Financial Daily from THE HINDU group of publications
Thursday, Jul 08, 2004
Columns - Books of Account
Effective collections do not just happen
You can have the finest product, the lowest possible wastage, superb sales record and a dedicated workforce.
But if all these do not get oxygen in the form of money, in time, everything will vanish soon enough. A quote from Joseph T. Straub is pertinent: "A long collection period may mean you're profitable on paper while you are sinking fast."
The seller is often reduced to worrying like Hamlet: "Will the customer pay, or won't he?" There is a cascading effect when debtors fail to pay on time. You need to raise your working capital. But if you push too much, there could be a goodwill loss. Use risk analysis to categorise your customers as A, B, C and D, and set credit limits appropriately, advise the authors. Chapter seven summarises what accountants take many years to learn: "The game of debit and credit". A mishmash actually, incorporating EDI, ERP, SCM and so on.
Among "tools for the job" the book would list "cash trap in contract", and provide example clauses.
Likewise, control of float is explained diagrammatically depicting at least half a dozen floats. "Effective collections do not just happen," remind the authors. "They are the result of planning. Targets should be realistic." If you don't want to age running after AR, do an ageing analysis.
"The most effective method that has helped to monitor/ control overdue debtors on a monthly basis is by asking the division heads to comment on old debtors, why the payments are not forthcoming, what is the dispute and how this can be resolved." Get them provide a time schedule for collecting these debts.
Profit is just an idea, cash is fact! So, make sure you celebrate when achieving your collection target. "You can never believe what momentum it can create for your cashflow." A not-to-be-missed chapter is `art of collection', where the authors discuss visits, phone calls, and e-mails. "Talk at the right time with the right person and with correct detail. In India in many proprietary companies, one gets payment only if they ask the proprietor. Any attempt down the level will not help."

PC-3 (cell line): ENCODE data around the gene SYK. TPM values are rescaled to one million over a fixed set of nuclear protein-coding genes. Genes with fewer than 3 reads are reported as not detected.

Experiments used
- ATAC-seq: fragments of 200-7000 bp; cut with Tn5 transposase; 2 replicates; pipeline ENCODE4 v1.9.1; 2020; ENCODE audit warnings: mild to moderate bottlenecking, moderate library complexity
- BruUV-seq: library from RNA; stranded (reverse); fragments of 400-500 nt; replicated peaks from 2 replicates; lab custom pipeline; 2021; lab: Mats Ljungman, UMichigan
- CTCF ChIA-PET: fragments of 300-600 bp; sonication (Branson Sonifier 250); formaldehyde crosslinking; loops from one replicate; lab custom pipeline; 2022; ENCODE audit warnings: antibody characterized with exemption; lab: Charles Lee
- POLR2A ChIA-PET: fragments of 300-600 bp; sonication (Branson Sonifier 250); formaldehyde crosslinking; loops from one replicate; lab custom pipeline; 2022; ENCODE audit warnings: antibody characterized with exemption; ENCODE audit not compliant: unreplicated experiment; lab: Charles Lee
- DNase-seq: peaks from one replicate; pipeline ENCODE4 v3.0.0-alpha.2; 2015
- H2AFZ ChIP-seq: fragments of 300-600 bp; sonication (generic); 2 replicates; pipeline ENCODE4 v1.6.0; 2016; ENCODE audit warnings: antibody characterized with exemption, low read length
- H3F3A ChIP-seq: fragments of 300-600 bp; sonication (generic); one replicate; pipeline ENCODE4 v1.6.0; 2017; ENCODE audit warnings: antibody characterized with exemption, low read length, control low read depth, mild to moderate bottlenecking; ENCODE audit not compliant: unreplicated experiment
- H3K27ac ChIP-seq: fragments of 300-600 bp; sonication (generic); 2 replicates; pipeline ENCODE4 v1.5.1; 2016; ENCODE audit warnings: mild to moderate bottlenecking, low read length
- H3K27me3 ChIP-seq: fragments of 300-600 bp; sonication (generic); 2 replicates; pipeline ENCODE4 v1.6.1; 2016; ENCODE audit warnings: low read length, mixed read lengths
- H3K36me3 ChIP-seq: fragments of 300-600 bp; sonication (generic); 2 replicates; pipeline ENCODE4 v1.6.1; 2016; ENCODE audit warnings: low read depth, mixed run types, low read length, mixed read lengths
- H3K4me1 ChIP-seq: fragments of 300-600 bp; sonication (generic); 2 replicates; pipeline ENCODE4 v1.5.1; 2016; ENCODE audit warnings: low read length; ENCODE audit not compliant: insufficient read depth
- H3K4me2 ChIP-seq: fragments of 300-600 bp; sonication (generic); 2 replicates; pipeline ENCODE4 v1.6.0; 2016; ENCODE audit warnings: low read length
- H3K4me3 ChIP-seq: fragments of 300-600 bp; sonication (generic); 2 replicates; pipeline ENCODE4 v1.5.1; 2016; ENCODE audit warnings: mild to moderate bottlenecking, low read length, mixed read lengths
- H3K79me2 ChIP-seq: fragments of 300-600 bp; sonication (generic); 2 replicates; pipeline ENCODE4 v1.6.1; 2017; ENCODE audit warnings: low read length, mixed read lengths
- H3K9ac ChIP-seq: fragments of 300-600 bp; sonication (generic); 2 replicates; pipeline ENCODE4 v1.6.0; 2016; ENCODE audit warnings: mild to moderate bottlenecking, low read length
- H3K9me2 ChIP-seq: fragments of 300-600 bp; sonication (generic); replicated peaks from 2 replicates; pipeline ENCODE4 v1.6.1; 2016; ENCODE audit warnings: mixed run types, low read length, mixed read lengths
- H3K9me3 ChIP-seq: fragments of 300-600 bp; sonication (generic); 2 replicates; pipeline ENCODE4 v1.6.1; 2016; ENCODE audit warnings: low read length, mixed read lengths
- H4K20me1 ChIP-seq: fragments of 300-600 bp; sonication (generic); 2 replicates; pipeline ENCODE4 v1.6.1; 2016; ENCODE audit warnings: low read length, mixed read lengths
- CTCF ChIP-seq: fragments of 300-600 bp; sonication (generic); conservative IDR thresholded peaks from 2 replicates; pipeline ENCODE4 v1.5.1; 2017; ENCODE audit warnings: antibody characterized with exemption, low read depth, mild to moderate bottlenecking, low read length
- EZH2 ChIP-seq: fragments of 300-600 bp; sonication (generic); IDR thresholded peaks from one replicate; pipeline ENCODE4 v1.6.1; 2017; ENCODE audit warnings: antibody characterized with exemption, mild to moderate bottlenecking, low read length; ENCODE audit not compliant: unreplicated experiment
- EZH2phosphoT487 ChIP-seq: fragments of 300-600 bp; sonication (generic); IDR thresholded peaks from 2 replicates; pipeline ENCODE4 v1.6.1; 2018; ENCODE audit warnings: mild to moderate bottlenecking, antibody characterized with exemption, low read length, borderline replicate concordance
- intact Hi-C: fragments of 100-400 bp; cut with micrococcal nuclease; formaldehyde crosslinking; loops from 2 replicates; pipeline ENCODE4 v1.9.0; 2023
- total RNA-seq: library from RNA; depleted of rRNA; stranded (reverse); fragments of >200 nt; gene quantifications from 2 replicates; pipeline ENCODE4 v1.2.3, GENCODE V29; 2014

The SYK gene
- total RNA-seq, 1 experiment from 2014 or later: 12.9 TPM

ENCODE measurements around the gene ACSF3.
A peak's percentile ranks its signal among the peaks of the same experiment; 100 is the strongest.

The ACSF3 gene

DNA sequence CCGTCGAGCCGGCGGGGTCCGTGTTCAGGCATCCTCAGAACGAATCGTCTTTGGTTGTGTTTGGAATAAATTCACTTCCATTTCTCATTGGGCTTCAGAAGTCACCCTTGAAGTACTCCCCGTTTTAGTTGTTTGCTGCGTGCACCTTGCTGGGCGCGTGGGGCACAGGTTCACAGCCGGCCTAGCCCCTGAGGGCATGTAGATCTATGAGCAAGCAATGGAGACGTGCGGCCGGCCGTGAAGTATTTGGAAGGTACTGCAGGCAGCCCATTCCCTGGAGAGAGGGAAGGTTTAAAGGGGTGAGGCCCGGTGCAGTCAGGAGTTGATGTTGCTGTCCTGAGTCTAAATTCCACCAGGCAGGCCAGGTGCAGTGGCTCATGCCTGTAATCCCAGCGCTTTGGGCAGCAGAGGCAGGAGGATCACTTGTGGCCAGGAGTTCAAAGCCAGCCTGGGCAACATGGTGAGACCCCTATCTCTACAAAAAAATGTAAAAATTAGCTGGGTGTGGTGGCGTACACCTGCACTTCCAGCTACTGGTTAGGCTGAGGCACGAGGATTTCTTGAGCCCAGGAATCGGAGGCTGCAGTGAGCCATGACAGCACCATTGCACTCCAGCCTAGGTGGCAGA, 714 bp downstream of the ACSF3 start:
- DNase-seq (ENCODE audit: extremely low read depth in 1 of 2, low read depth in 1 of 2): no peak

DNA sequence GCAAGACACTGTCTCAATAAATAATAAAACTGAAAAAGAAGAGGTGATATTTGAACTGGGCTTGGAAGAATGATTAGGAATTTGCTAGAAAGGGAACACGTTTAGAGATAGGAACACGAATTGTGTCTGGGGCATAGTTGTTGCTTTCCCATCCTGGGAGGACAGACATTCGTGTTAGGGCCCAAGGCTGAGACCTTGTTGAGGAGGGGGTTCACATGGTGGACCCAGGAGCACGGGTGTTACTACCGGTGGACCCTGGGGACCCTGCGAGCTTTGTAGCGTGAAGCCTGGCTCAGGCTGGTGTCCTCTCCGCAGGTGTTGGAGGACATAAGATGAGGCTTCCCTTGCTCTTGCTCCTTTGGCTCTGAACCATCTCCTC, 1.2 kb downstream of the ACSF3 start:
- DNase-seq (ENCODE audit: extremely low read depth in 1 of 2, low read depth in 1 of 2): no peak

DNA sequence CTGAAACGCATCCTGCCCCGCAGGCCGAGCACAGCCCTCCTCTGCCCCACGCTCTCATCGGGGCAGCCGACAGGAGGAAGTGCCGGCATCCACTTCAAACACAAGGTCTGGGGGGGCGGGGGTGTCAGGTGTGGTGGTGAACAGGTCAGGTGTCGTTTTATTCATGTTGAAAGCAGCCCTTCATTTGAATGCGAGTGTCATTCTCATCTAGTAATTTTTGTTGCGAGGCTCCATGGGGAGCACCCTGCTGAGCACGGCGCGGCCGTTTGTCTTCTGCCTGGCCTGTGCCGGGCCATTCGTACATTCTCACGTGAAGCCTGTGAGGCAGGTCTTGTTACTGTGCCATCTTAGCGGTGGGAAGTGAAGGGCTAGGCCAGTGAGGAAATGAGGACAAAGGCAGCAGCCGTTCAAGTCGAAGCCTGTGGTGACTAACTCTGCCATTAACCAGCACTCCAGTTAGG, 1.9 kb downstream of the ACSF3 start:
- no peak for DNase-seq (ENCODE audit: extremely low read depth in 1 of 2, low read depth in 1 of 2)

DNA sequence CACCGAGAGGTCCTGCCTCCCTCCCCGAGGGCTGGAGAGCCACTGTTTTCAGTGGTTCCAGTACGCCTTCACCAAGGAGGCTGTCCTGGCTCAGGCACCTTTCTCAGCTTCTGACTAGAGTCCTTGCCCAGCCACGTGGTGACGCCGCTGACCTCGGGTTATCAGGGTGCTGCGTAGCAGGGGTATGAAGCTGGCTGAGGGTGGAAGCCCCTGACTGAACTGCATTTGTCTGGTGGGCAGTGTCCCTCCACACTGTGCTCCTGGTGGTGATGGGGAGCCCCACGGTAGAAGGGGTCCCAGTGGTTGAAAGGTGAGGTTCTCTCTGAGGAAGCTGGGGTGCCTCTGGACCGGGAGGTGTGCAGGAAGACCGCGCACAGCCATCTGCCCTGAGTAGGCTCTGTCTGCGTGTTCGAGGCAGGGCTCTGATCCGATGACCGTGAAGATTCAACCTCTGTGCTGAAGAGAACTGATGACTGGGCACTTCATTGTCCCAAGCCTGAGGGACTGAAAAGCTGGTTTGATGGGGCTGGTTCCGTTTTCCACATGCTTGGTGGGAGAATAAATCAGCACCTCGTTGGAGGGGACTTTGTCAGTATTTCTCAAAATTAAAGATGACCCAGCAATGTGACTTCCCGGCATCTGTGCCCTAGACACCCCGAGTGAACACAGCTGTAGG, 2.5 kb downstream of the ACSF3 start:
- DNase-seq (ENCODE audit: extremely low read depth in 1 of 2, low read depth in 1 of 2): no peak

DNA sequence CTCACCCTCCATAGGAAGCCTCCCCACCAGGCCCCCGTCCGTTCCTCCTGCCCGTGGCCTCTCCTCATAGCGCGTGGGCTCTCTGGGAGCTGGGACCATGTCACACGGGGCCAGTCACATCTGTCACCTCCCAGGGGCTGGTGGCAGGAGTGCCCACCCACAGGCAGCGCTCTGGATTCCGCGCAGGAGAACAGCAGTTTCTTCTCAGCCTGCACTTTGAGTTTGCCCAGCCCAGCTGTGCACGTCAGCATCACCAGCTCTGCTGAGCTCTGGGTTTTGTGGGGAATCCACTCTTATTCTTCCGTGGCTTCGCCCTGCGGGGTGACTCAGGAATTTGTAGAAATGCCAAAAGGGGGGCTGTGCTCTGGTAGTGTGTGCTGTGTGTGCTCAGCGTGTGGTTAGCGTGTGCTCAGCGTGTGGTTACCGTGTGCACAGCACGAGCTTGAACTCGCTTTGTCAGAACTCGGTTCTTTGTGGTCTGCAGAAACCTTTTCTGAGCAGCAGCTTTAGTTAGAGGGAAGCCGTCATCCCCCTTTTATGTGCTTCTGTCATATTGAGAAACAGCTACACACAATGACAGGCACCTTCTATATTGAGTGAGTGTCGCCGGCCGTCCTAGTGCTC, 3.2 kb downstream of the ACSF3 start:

A tip: "Make sure first of all that you are speaking personally to your debtor before you announce your own identity."
Be urgent, is another exhortation: "Make the debtor feel that he must pay today. Unless you make the debtor feel this urgency, he won't think today is any different from any other day."
For that, you must `act early'. That is, "if payment is due on 31st of a month and you don't get it, act on that day and from that day." Other principles are: Renegotiate, help him indirectly, explore a barter, consider political ploys, initiate court action, write off, and learn a lesson.
Credit control department can be a profit centre. Also, you can measure its performance. Expressing debtors as DSO (short for days of sales) is a simple yardstick. Calculate debtors as a percentage of sales, and do a similar exercise with cash collected as percentage of collectibles. Service industry, which sells the invisible, has a separate chapter in the book.
An interesting section is on classification of debtors as follows: Debtor misunderstood terms, disputed amount, careless or inefficient customer, small amount involved so customer ignores, slow by habit, poor business management, temporarily out of funds but good, could pay but must be forced, terms chiseller, and lastly, a fraud.
Between editions, the book has grown in size and the gamut of its coverage, as also the urge with which authors want you go and collect that errant rupee. Read before you crash.
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